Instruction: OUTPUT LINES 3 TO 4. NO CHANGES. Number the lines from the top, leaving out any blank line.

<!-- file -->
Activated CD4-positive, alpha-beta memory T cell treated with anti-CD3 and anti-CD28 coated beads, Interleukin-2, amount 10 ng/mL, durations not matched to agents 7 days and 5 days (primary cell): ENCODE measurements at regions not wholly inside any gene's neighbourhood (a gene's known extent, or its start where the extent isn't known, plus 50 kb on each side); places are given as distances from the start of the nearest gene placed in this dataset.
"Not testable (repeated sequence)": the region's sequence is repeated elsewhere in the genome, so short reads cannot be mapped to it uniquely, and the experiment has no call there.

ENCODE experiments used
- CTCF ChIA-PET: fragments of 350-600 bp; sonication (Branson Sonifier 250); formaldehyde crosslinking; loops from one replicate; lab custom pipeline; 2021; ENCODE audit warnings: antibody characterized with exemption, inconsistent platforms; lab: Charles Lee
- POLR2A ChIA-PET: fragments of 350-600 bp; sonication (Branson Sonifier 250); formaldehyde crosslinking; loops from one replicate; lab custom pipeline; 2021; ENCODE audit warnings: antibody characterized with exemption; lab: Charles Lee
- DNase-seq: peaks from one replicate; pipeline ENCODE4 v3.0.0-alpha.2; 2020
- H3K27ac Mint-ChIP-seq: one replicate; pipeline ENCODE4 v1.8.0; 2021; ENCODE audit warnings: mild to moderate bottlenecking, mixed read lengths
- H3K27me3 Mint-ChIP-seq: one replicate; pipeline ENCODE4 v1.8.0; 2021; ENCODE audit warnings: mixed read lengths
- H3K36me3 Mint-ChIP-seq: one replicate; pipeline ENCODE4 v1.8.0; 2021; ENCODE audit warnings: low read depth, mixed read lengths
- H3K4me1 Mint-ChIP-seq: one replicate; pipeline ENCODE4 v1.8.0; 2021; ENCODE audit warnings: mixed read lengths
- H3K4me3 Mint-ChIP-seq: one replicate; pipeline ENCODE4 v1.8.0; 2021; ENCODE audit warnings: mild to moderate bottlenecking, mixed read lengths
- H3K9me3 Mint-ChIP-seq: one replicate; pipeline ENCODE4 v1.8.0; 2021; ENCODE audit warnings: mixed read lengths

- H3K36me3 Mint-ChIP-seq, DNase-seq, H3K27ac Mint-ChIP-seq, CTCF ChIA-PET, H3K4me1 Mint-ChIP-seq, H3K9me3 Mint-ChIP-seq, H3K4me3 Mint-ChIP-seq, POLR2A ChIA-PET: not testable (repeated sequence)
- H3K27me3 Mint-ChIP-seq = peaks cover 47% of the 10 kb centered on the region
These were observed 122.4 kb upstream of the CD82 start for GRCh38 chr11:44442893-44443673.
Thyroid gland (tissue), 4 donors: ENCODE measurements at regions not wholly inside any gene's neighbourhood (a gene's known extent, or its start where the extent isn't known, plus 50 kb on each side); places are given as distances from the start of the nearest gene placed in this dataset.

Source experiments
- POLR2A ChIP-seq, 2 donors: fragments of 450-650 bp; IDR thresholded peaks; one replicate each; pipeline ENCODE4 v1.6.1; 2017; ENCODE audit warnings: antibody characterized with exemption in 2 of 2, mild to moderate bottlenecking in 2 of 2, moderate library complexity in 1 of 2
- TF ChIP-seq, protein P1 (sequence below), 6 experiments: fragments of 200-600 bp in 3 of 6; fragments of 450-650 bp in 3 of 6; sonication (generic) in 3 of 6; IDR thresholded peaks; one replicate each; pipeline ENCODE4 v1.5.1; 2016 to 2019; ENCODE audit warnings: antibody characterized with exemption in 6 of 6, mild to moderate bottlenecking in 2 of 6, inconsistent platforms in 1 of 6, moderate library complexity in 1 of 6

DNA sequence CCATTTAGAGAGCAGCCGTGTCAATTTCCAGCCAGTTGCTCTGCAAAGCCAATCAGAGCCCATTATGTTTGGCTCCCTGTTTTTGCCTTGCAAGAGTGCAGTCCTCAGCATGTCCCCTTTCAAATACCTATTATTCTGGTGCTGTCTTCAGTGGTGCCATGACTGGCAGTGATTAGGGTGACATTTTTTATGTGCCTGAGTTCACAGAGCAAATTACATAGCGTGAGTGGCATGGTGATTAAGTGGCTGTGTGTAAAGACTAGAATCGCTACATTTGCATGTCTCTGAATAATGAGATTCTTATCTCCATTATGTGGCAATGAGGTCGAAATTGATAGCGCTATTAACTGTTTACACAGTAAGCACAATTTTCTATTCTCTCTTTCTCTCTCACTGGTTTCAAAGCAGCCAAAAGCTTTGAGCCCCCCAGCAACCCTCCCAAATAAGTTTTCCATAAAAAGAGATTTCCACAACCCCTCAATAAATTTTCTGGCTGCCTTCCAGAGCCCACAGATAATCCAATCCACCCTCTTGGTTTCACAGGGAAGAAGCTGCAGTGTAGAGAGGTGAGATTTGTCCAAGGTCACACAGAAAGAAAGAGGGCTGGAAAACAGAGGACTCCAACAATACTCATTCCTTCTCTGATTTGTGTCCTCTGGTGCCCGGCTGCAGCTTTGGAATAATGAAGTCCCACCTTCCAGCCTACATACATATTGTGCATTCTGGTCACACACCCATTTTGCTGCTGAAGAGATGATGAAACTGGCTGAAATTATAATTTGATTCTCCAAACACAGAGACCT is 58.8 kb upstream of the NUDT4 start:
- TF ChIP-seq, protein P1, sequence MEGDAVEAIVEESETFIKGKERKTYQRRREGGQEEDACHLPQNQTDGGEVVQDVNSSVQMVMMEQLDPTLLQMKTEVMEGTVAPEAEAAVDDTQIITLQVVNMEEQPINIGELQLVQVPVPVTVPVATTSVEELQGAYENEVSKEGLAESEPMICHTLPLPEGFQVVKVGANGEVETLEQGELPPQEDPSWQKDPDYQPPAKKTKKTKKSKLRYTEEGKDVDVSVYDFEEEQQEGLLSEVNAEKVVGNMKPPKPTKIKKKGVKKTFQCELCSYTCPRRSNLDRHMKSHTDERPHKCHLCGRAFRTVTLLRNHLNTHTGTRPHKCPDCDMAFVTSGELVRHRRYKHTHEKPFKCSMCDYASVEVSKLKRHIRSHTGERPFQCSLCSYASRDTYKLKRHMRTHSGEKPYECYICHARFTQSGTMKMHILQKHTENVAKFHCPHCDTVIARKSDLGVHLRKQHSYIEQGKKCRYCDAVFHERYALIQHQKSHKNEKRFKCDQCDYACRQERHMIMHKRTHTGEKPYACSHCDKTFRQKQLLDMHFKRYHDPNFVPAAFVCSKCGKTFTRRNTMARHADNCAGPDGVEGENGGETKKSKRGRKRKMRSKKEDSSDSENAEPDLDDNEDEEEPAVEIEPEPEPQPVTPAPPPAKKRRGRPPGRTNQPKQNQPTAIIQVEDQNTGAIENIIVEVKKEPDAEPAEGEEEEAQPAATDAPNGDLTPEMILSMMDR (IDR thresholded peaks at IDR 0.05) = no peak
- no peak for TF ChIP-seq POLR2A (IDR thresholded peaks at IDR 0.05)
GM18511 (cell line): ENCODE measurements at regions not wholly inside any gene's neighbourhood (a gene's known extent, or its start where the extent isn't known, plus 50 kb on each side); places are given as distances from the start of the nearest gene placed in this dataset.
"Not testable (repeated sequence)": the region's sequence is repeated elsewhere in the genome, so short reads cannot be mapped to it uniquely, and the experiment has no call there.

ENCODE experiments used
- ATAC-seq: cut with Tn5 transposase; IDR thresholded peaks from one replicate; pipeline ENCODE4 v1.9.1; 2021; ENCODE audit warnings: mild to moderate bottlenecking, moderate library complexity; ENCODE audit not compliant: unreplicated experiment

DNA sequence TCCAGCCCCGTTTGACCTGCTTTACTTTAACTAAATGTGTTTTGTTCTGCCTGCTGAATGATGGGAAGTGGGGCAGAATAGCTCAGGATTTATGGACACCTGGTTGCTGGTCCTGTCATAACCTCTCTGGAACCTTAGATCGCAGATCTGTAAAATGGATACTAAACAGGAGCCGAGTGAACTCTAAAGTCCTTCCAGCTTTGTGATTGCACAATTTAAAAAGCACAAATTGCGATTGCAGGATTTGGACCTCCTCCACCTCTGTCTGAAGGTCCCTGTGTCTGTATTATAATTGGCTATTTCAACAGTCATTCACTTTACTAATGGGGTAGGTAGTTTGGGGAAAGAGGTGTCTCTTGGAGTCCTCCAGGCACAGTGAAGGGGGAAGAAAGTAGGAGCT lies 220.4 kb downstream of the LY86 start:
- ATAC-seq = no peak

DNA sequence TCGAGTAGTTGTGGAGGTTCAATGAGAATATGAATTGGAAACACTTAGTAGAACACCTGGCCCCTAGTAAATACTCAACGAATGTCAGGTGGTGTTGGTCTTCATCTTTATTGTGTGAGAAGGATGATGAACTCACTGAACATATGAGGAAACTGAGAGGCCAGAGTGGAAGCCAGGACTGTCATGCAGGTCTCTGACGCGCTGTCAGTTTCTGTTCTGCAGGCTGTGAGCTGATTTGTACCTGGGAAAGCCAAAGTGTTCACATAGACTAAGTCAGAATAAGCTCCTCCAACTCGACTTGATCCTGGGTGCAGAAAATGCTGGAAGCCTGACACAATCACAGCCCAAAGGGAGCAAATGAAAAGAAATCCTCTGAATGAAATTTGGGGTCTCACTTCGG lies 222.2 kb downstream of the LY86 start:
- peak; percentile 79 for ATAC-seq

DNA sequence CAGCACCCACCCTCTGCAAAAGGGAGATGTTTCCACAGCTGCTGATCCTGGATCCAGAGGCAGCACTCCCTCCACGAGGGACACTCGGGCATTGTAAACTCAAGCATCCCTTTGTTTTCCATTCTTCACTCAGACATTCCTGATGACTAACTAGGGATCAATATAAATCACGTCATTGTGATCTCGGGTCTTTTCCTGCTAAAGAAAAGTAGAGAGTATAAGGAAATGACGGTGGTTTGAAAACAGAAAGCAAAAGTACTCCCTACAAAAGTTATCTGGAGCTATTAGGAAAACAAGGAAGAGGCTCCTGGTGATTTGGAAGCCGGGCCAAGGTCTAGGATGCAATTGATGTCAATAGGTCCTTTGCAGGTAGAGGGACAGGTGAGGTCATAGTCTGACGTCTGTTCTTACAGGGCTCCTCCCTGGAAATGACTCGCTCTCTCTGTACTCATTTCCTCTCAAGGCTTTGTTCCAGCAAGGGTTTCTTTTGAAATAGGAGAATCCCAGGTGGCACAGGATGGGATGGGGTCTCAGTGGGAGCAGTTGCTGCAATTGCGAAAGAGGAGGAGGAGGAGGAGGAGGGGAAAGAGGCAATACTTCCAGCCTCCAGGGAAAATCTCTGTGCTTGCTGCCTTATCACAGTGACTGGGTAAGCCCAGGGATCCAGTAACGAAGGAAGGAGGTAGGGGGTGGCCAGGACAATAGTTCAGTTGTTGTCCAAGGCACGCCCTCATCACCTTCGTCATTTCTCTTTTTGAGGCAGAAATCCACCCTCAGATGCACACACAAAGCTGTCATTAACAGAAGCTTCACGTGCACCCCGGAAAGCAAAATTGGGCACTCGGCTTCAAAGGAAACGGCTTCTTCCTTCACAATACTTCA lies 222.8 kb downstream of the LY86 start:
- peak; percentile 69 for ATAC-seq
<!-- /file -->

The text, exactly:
ENCODE experiments used
- CTCF ChIA-PET: fragments of 350-600 bp; sonication (Branson Sonifier 250); formaldehyde crosslinking; loops from one replicate; lab custom pipeline; 2021; ENCODE audit warnings: antibody characterized with exemption, inconsistent platforms; lab: Charles Lee